DALLAS - The federal government added Texas to the list of states it's investigating to see whether the governor's ban on schools requiring masks violates the law.
The Dallas ISD superintendent says he is not changing its mask policy as the federal government is investigating what they call possible civil rights violations by the Texas Education Agency.
Days after the TEA reinstated enforcement of Gov. Greg Abbott's ban on mask mandates, the U.S. Department of Education opened a civil rights investigation similar to probes already launched in six other states.
The U.S. Department’s Office for Civil Rights wants to know if bans on mask mandates ring unnecessary risk to students who have disabilities or are otherwise at greater risk for severe disease.
Eric Cedillo is a clinical law professor at SMU.
"They can, of course, sue the TEA and the state of Texas if they're not in compliance with that federal law that they have out there," he said.
Cedillo believes if the federal government sues, the case could last a long time while it goes through the courts.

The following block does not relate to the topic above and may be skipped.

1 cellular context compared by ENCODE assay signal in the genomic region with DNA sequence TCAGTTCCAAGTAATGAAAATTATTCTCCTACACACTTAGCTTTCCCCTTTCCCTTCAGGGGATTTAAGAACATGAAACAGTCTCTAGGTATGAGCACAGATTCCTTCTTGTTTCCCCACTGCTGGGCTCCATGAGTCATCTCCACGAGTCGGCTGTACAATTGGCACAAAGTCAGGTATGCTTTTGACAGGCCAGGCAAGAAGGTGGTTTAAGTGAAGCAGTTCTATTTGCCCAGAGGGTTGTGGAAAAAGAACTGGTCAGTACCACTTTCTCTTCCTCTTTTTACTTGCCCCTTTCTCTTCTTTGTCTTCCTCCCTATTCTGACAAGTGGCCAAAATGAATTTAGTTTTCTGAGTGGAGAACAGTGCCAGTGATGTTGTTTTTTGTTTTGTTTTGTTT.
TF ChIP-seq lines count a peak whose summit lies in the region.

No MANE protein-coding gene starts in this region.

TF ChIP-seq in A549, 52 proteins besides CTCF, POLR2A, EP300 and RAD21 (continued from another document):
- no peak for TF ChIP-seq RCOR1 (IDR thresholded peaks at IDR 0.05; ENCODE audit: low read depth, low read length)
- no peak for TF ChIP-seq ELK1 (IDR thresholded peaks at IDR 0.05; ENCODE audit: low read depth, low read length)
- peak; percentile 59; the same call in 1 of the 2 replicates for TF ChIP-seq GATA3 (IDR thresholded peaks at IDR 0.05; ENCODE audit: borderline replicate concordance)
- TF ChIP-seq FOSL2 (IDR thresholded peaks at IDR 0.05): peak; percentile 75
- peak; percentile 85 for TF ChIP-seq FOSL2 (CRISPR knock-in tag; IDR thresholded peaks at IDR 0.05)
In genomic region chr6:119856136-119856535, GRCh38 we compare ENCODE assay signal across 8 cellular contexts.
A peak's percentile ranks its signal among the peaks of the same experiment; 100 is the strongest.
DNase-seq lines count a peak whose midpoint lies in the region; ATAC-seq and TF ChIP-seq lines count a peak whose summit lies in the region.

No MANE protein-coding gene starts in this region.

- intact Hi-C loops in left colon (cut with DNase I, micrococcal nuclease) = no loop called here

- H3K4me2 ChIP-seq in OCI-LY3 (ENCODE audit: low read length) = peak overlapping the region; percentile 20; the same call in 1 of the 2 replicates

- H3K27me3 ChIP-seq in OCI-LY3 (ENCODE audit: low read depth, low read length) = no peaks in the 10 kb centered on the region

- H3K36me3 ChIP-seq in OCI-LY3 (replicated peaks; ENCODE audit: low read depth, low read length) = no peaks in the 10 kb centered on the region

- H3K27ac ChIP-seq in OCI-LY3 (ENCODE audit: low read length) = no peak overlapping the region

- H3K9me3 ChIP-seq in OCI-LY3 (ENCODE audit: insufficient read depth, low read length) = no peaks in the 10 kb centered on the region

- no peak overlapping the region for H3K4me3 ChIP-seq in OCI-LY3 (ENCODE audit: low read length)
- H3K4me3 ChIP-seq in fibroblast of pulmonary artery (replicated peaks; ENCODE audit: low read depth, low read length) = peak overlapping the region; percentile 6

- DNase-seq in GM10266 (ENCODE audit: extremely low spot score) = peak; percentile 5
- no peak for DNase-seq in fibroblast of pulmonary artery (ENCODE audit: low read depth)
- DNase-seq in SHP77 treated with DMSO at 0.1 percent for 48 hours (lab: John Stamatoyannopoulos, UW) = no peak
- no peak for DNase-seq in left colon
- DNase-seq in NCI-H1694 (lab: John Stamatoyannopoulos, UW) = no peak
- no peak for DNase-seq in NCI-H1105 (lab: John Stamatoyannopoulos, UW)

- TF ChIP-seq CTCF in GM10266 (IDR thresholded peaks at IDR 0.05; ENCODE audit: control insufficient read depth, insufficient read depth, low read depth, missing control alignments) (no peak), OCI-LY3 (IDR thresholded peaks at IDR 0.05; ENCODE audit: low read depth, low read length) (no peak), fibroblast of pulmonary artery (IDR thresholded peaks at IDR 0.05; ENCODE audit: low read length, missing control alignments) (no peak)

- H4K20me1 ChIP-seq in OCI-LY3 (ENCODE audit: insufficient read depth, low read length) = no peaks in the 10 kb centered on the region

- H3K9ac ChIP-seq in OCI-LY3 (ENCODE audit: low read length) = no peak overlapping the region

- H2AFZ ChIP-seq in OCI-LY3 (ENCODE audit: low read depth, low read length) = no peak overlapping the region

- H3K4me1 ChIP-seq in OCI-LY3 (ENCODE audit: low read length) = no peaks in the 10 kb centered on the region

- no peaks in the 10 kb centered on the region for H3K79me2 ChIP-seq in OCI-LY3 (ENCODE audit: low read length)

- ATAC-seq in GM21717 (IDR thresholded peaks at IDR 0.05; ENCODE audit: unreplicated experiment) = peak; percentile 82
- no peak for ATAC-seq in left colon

It creates a gray area during a pandemic when health decisions need to be made quickly.
"There's a lot of things in flux, and I think there’s a lot of room for these school districts to make decisions," Cedillo said. "They aren't necessarily wholeheartedly saying, ‘We're not going to listen to you, governor. You're not the authority.’ They're kind of waiting for some actual guidance. And that, unfortunately, probably isn't going to come timely."
Dallas ISD Superintendent Dr. Michael Hinojosa says there are no plans to change its mask policy no matter what the TEA says. He says it’ll stay in place until all lawsuits are settled or until the pandemic slows down enough.
"If it gets to the Supreme Court and they rule on our particular case, we will have to follow the law at that point," he said. "We hope that’s delayed for a while. Maybe by then we will have the vaccine. Our cases will be better. We've said all along our protocol was temporary, but we don’t know when temporary ends."
Neighboring Denton and Plano ISDs revoked their mask mandates following TEA's recent guidance.
Richardson ISD is being sued by the state, and it will decide whether to re-visit its mask mandate at its next board meeting in October.
COVID cases and hospitalizations are on a steady decline but remain high.
Hinojosa says his district will continue to follow the guidance of health officials.